WASHINGTON – Facing an electorate unhappy with health care legislation and worried about jobs and financial insecurity, congressional Democrats are under increasing pressure to complete work quickly on their sweeping overhaul and turn to other, more pressing issues.
That may ease the path to a final compromise, as senior Democratic leaders work to reconcile differences between House and Senate versions of the health care legislation in time to send a bill to President Barack Obama before he delivers his State of the Union address later this month or in early February.
“Health care: Get it over with,” is the message that Rep. Marcy Kaptur, D-Ohio, said she got from her economically ravaged district around Toledo over the holiday break. “Do it, but fix what’s wrong with the bigger picture here.”
Further fueling the push for speedy resolution of the remaining disagreements is sheer weariness. The intense, yearlong battle has left many Democrats with little appetite for another big fight.
“There is definitely fatigue,” said Rep. Joe Courtney, D-Conn. “There’s skepticism this place can absorb another massive domestic debate.”
Still, Democrats must resolve politically delicate disagreements over such hot-button issues as abortion and taxes, including the Senate provision to tax high-end “Cadillac” health plans. Courtney is among those working to head off the proposal, but other funding mechanisms also face opposition.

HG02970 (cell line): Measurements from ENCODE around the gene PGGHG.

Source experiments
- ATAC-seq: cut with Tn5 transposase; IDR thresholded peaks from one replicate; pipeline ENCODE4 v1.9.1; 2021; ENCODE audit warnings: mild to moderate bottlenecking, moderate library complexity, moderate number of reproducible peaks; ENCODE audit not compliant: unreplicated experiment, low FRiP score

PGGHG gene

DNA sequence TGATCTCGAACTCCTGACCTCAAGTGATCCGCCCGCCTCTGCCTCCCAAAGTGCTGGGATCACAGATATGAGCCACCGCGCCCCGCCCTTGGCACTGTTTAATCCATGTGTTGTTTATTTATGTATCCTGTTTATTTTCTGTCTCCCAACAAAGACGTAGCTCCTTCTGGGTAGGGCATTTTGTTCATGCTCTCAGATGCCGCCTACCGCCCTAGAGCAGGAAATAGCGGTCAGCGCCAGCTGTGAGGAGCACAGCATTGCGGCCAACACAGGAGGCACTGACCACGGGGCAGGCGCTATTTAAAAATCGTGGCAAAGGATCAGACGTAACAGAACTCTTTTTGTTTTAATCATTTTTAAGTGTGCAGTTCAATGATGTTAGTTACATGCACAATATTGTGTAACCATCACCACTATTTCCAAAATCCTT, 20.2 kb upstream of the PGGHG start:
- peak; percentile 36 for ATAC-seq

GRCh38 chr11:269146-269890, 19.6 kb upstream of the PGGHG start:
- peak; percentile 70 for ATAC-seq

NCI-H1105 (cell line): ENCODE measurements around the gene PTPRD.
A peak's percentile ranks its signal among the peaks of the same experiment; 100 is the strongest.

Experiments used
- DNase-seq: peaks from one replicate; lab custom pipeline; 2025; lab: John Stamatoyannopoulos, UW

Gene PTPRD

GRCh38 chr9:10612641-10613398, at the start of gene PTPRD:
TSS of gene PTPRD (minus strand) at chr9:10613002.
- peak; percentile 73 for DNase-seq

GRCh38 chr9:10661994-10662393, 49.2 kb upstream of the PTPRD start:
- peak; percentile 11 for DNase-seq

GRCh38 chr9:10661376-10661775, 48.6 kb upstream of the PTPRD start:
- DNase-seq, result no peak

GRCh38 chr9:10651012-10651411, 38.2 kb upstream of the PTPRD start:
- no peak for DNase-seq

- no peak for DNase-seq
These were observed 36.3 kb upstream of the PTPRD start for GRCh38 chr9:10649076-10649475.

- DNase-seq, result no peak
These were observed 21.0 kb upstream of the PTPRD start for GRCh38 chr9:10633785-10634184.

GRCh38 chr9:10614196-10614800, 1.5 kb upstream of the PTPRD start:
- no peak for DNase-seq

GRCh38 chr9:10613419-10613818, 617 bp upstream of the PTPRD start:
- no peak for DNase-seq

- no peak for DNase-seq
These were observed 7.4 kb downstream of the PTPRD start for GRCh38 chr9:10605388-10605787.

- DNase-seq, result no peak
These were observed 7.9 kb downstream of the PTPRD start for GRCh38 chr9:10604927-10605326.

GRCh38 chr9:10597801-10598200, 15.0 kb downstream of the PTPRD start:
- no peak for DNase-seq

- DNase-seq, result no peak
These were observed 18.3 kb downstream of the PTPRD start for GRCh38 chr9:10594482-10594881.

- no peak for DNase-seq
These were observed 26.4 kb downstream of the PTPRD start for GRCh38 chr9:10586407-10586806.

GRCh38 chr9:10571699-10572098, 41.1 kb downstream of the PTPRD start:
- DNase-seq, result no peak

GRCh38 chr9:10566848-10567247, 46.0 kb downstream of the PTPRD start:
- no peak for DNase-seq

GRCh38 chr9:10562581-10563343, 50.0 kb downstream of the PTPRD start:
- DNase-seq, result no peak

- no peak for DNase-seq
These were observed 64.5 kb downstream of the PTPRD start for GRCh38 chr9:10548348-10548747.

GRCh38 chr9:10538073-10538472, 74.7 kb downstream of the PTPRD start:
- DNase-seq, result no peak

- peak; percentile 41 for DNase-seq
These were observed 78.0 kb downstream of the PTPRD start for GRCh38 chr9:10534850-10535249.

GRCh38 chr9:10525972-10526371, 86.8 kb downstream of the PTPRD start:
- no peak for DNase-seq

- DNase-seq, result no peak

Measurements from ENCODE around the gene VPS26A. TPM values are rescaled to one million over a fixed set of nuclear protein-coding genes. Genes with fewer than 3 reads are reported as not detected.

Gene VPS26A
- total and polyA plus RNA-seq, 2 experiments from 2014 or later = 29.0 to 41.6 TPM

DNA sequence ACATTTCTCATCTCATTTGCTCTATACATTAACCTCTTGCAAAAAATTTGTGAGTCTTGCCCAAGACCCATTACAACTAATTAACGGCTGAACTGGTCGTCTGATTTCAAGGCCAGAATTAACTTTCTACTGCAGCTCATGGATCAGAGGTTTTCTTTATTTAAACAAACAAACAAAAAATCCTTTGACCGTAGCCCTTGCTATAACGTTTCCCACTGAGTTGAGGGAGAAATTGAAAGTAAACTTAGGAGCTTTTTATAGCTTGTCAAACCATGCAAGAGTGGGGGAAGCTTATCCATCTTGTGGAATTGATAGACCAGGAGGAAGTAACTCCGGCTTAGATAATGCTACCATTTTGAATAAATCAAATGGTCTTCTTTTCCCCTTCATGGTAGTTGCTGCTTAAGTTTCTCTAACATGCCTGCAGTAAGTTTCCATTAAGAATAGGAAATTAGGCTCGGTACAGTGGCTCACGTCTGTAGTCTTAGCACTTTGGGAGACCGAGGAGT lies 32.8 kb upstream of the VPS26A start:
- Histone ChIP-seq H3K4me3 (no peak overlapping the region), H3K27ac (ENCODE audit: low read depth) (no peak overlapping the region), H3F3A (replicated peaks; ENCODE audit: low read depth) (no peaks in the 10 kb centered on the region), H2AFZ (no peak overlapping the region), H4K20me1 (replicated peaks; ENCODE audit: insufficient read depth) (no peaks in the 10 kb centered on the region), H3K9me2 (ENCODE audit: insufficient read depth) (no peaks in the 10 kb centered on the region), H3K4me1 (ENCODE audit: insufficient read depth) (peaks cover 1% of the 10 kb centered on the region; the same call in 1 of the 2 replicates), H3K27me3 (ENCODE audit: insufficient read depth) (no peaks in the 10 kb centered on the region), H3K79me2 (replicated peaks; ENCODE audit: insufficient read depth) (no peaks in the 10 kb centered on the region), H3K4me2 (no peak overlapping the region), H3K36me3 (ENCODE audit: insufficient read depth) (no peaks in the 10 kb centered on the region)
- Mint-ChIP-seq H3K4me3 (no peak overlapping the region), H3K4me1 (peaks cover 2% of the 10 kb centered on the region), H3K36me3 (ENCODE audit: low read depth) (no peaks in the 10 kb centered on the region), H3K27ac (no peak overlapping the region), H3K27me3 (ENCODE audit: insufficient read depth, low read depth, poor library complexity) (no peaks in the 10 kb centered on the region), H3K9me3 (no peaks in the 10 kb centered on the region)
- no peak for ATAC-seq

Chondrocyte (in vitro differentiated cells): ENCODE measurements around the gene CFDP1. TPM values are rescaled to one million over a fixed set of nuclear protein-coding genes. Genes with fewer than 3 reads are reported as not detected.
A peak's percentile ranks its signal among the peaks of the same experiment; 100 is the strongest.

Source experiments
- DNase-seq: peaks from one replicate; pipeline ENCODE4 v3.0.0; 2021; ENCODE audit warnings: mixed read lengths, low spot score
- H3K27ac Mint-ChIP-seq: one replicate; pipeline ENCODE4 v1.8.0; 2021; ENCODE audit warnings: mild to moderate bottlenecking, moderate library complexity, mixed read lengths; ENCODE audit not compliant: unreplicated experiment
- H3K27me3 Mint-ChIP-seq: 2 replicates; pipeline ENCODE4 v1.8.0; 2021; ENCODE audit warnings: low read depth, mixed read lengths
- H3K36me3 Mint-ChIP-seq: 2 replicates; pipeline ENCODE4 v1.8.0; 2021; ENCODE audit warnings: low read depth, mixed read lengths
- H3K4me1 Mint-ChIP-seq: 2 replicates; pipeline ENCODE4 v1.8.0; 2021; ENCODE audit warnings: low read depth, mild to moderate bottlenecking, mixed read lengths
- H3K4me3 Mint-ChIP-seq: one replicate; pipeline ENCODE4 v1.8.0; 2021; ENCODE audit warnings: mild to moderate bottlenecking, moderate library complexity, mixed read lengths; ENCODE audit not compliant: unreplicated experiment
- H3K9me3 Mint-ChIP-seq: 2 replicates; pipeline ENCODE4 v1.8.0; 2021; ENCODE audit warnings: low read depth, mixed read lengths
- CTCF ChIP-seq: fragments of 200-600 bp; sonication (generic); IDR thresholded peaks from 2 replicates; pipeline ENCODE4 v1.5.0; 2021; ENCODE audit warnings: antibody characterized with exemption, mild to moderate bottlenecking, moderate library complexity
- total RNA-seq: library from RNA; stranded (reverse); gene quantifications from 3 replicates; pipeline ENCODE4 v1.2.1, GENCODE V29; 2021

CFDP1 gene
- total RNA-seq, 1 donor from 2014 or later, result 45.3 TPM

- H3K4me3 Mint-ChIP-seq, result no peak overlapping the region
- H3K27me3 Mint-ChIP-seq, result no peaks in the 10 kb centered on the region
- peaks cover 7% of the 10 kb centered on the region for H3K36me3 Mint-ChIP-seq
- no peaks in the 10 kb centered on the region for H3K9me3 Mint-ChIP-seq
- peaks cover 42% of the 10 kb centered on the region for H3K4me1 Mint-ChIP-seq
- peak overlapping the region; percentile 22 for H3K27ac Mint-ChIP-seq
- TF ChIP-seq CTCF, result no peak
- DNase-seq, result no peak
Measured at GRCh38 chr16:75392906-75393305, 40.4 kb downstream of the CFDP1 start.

Procedurally, the House is expected to slightly modify the Senate bill and then send it back across the Capitol for a final vote in the Senate.
House Democrats gathered Tuesday at the Capitol to discuss potential compromises, the bulk of which will have to be made by the House. Senate Democrats passed a bill last month by the narrowest of margins, making it unlikely that any major changes in their blueprint could survive a second vote.
Emerging from their meeting, Democratic leaders did not announce any final agreements Tuesday.
But the desire to avoid new brawls and finish health care, especially with election-year pressure to do more to reduce unemployment – the issue that polls say is weighing more on voters’ minds than health care – has already helped diffuse debate over once-contentious issues.
Creating a new government insurance plan was formerly a must for many liberals. Now, most are resigned to abandoning the idea in the face of opposition from conservative Democrats in the Senate.
Labor leaders met with senior House Democrats at the Capitol Tuesday and pressed their campaign to strip out the Senate’s proposed tax on “Cadillac plans.” Unions argue that the tax would penalize members who negotiated generous medical benefits in lieu of higher pay.
Meantime, consumer groups and other longtime advocates of a “public option” were pushing for more oversight of the insurance industry in anticipation that the final legislation will not include a new government insurance plan intended to compete with commercial insurers.